Bank of America Corp reported the biggest quarterly loss in its history, $8.8 billion, after more than $20 billion of charges linked to mortgages.

The results were in the middle of the range the bank forecast in late June when it announced an $8.5 billion settlement with mortgage investors.

Tuesday's quarterly results showed the bank's general loan losses are improving, in line with competitors, but overall results were overwhelmed by mortgage losses.

"It's a slow grind for them," said David Hendler, senior analyst at CreditSights in New York.

The largest U.S. bank by assets reported a net loss of $8.8 billion, or 90 cents per share, compared with net income of $3.1 billion, or 27 cents per share, a year earlier.

Analysts on average expected a loss of 90 cents per share, according to Thomson Reuters I/B/E/S.

On June 29, the bank announced it would take a series of big one-time charges in the quarter related to a settlement with private investors who demanded the bank repurchase toxic home loans held in mortgage-backed securities.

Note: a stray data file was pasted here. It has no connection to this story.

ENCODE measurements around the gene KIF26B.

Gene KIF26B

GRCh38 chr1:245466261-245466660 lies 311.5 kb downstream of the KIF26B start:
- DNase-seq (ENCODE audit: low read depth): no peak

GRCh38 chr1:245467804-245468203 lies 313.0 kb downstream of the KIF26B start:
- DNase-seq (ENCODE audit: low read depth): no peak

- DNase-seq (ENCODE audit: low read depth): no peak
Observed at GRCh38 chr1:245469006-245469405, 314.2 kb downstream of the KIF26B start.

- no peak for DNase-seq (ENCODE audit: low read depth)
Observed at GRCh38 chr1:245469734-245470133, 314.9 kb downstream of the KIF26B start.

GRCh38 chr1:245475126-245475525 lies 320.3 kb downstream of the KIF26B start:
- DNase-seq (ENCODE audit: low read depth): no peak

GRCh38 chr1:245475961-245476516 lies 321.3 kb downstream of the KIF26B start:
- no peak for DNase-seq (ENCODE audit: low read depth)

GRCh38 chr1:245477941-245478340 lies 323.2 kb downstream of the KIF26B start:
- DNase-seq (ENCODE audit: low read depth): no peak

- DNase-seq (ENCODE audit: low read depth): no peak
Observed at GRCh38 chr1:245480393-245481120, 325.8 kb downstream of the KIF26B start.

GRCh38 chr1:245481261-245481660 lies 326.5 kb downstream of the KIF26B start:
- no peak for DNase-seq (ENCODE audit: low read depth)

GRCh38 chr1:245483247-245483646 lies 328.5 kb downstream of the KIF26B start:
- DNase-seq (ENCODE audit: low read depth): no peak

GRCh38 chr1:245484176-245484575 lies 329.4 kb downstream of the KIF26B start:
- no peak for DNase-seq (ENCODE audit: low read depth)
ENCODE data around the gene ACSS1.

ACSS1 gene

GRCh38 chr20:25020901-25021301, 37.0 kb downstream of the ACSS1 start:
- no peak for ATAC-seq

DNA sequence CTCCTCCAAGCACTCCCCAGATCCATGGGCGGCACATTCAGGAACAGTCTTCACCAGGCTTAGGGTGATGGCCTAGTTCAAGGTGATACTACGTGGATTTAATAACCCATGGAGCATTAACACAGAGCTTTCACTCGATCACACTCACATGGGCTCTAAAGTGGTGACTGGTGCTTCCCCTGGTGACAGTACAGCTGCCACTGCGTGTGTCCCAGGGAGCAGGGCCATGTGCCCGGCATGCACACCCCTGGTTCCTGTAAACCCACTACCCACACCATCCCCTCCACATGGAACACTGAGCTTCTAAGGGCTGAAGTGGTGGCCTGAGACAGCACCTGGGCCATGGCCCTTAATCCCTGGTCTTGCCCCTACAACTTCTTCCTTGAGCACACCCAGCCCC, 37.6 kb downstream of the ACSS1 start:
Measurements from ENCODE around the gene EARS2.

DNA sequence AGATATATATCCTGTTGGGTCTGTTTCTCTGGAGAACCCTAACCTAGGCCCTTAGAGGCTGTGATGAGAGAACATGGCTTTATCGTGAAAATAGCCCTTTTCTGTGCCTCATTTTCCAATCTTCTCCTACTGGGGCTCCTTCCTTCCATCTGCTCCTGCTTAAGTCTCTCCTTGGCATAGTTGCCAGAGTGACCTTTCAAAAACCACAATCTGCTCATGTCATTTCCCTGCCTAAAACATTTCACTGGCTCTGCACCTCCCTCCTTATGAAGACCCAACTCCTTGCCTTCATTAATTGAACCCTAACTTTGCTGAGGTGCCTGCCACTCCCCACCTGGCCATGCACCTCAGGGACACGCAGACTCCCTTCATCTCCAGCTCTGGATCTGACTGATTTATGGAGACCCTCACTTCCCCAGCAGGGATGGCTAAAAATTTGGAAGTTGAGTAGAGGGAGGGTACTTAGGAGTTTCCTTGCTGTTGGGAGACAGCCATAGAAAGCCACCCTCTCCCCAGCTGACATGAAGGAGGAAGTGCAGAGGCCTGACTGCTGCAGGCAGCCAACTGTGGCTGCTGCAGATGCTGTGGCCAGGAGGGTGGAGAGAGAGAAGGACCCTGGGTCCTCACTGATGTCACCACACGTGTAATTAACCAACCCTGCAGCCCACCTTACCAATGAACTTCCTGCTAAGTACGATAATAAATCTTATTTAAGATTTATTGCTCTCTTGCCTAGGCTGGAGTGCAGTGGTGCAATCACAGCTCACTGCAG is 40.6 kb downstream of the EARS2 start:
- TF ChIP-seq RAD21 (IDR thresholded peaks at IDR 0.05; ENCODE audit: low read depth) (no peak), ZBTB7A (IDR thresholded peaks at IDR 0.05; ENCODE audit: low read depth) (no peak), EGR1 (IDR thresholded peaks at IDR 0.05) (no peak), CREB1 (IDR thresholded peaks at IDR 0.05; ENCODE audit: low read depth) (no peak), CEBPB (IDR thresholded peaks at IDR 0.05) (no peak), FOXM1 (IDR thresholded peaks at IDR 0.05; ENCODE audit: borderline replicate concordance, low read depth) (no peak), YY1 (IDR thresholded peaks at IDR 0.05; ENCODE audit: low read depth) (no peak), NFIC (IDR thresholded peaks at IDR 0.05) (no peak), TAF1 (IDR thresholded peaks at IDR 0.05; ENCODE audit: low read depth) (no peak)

Excluding the charges, the bank earned $3.7 billion, or 33 cents per share, for the second quarter.

The results highlight that many of the banks' business units -- most notably its credit card and investment banking units -- are becoming more profitable.

Global card services reported income of $2 billion, up from $826 million a year ago; global banking and markets income rose to $1.6 billion from $1 billion.

BofA's consumer real estate services unit lost $14.2 billion in the quarter, continuing a series of losses for the business dating back to the 2008 financial crisis.

Overall, revenue tumbled 54 per cent to $13.5 billion, due to a provision taken as part of the mortgage settlement. Excluding that provision, revenue totalled $26.5 billion.

Like its peers, including JPMorgan Chase & Co and Citigroup Inc, BofA reported improving credit quality as loan losses continued to decline.

At BofA, net charge-offs -- loans the bank is writing off -- declined for the fifth straight quarter, and the bank lowered its loan loss provision.

The previously announced mortgage settlement reduced the bank's Tier 1 common equity ratio -- a core capital metric regulators use to judge a bank's health -- to 8.23 per cent during the quarter.

Earlier this year the Federal Reserve denied permission for BofA to raise its dividend later this year. The bank currently pays 1 cent per share quarterly.

Some analysts have questioned whether a large second quarter loss would push such a move into 2012.

BofA shares fell 9 cents to $9.63 in pre-market trading. The shares fell 2.8 percent on Monday and have declined 27 per cent this year, compared with a 12 per cent drop in the KBW Banks Index.

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